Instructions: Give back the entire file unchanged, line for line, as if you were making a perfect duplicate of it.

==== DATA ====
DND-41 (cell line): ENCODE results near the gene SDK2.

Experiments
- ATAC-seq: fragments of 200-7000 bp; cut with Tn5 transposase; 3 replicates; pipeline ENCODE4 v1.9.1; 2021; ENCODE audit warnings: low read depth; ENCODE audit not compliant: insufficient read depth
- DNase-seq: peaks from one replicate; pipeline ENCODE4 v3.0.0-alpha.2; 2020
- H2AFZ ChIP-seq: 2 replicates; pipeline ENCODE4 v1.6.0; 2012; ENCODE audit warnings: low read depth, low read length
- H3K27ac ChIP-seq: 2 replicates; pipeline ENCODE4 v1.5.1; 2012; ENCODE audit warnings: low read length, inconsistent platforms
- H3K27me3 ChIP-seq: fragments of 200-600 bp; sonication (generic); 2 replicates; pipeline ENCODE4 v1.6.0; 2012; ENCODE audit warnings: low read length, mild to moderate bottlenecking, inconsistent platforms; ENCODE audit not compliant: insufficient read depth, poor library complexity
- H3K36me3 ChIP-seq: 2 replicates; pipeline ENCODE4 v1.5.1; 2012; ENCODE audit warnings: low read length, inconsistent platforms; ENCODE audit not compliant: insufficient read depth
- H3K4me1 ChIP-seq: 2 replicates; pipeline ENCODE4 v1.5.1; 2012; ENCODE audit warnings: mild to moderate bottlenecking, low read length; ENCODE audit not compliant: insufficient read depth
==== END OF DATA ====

DND-41 (cell line): ENCODE results near the gene SDK2.

Experiments
- ATAC-seq: fragments of 200-7000 bp; cut with Tn5 transposase; 3 replicates; pipeline ENCODE4 v1.9.1; 2021; ENCODE audit warnings: low read depth; ENCODE audit not compliant: insufficient read depth
- DNase-seq: peaks from one replicate; pipeline ENCODE4 v3.0.0-alpha.2; 2020
- H2AFZ ChIP-seq: 2 replicates; pipeline ENCODE4 v1.6.0; 2012; ENCODE audit warnings: low read depth, low read length
- H3K27ac ChIP-seq: 2 replicates; pipeline ENCODE4 v1.5.1; 2012; ENCODE audit warnings: low read length, inconsistent platforms
- H3K27me3 ChIP-seq: fragments of 200-600 bp; sonication (generic); 2 replicates; pipeline ENCODE4 v1.6.0; 2012; ENCODE audit warnings: low read length, mild to moderate bottlenecking, inconsistent platforms; ENCODE audit not compliant: insufficient read depth, poor library complexity
- H3K36me3 ChIP-seq: 2 replicates; pipeline ENCODE4 v1.5.1; 2012; ENCODE audit warnings: low read length, inconsistent platforms; ENCODE audit not compliant: insufficient read depth
- H3K4me1 ChIP-seq: 2 replicates; pipeline ENCODE4 v1.5.1; 2012; ENCODE audit warnings: mild to moderate bottlenecking, low read length; ENCODE audit not compliant: insufficient read depth